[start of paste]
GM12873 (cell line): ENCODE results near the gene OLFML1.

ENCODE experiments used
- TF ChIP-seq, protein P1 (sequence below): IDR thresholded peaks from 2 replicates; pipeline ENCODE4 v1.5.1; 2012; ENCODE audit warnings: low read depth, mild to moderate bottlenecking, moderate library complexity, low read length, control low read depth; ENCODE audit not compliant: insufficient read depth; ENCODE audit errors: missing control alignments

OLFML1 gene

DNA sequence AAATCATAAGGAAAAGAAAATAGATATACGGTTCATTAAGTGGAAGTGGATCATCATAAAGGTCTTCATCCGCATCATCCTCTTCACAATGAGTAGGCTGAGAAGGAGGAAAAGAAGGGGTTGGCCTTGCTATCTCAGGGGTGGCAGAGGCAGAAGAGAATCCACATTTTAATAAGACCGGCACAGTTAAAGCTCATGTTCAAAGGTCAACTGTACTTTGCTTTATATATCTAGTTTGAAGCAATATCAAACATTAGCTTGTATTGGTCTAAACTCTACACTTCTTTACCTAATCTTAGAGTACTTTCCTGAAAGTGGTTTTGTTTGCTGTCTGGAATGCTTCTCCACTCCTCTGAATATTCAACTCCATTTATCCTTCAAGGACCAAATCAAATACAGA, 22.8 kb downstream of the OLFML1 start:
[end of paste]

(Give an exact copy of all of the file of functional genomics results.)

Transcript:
GM12873 (cell line): ENCODE results near the gene OLFML1.

ENCODE experiments used
- TF ChIP-seq, protein P1 (sequence below): IDR thresholded peaks from 2 replicates; pipeline ENCODE4 v1.5.1; 2012; ENCODE audit warnings: low read depth, mild to moderate bottlenecking, moderate library complexity, low read length, control low read depth; ENCODE audit not compliant: insufficient read depth; ENCODE audit errors: missing control alignments

OLFML1 gene

DNA sequence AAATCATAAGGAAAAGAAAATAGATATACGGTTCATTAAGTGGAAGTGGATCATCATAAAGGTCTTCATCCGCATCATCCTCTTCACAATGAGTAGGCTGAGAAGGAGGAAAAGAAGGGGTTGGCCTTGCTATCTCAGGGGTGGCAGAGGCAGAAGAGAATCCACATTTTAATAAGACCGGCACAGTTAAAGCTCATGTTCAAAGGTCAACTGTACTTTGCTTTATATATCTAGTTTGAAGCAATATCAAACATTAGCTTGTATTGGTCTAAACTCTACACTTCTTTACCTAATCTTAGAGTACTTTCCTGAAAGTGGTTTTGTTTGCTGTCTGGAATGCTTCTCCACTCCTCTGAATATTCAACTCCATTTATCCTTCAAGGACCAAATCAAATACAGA, 22.8 kb downstream of the OLFML1 start: